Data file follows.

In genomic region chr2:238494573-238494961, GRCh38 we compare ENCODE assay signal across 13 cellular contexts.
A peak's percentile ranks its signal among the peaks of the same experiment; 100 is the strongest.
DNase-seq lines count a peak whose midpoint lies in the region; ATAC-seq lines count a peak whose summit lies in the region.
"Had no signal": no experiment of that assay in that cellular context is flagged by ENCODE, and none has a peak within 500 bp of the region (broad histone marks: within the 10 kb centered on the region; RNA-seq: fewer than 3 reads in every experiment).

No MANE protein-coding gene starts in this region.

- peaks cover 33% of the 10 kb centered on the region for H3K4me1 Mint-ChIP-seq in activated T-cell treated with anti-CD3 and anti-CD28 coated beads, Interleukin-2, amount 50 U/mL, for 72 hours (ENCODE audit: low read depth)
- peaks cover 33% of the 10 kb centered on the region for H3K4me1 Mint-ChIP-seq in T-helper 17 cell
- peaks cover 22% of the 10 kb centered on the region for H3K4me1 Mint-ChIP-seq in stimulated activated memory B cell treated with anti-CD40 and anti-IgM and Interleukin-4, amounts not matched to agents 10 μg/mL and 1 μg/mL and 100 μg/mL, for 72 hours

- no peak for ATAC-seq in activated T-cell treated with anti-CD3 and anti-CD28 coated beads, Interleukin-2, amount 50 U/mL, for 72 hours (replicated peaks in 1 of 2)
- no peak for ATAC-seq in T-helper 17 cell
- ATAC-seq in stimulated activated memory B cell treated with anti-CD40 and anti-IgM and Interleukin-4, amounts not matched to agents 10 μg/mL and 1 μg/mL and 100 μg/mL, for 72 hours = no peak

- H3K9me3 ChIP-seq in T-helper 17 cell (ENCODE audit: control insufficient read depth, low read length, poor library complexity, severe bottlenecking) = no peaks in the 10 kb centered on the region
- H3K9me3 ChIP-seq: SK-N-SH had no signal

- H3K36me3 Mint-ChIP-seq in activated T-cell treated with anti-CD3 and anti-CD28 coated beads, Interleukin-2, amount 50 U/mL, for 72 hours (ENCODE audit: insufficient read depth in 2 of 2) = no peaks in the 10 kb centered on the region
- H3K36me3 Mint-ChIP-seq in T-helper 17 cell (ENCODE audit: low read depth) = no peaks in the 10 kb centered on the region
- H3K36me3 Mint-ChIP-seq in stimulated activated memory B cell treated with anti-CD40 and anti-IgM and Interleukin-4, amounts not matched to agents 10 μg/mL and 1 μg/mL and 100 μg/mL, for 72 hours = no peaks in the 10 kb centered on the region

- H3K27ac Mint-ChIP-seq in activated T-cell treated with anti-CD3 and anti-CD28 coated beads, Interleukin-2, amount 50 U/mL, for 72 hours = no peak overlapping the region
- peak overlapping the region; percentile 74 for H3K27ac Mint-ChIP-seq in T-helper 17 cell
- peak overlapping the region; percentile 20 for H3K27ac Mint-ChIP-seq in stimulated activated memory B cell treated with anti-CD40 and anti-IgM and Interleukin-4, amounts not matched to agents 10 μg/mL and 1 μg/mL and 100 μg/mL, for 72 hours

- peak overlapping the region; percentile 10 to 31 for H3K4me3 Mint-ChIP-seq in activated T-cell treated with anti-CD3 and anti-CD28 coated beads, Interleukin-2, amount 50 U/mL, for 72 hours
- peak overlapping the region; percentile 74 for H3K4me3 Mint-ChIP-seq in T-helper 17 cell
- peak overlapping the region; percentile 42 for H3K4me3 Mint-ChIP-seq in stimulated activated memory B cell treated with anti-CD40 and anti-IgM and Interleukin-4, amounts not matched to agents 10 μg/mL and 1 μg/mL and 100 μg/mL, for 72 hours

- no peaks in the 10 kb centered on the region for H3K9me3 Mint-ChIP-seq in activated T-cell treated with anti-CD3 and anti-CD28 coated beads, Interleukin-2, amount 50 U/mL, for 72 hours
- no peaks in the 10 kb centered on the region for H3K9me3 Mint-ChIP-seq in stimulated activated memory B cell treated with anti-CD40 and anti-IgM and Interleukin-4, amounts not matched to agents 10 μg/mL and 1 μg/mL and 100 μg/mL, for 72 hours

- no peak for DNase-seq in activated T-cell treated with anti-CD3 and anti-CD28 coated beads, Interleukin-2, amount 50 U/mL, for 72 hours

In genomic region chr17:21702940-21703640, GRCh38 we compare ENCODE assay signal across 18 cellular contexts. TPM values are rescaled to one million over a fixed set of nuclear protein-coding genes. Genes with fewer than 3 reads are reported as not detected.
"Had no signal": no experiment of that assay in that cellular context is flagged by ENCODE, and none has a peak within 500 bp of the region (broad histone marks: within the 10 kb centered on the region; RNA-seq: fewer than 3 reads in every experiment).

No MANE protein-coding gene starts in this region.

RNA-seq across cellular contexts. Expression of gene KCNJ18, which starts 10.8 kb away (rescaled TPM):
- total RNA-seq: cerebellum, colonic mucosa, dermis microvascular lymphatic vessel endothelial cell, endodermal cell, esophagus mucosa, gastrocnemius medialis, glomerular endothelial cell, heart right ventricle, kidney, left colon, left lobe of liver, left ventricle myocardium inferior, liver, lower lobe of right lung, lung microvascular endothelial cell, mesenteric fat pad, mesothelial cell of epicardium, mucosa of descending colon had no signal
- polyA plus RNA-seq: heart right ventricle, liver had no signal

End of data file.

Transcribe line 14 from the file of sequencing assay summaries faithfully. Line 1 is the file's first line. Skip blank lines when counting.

- H3K36me3 Mint-ChIP-seq in activated T-cell treated with anti-CD3 and anti-CD28 coated beads, Interleukin-2, amount 50 U/mL, for 72 hours (ENCODE audit: insufficient read depth in 2 of 2) = no peaks in the 10 kb centered on the region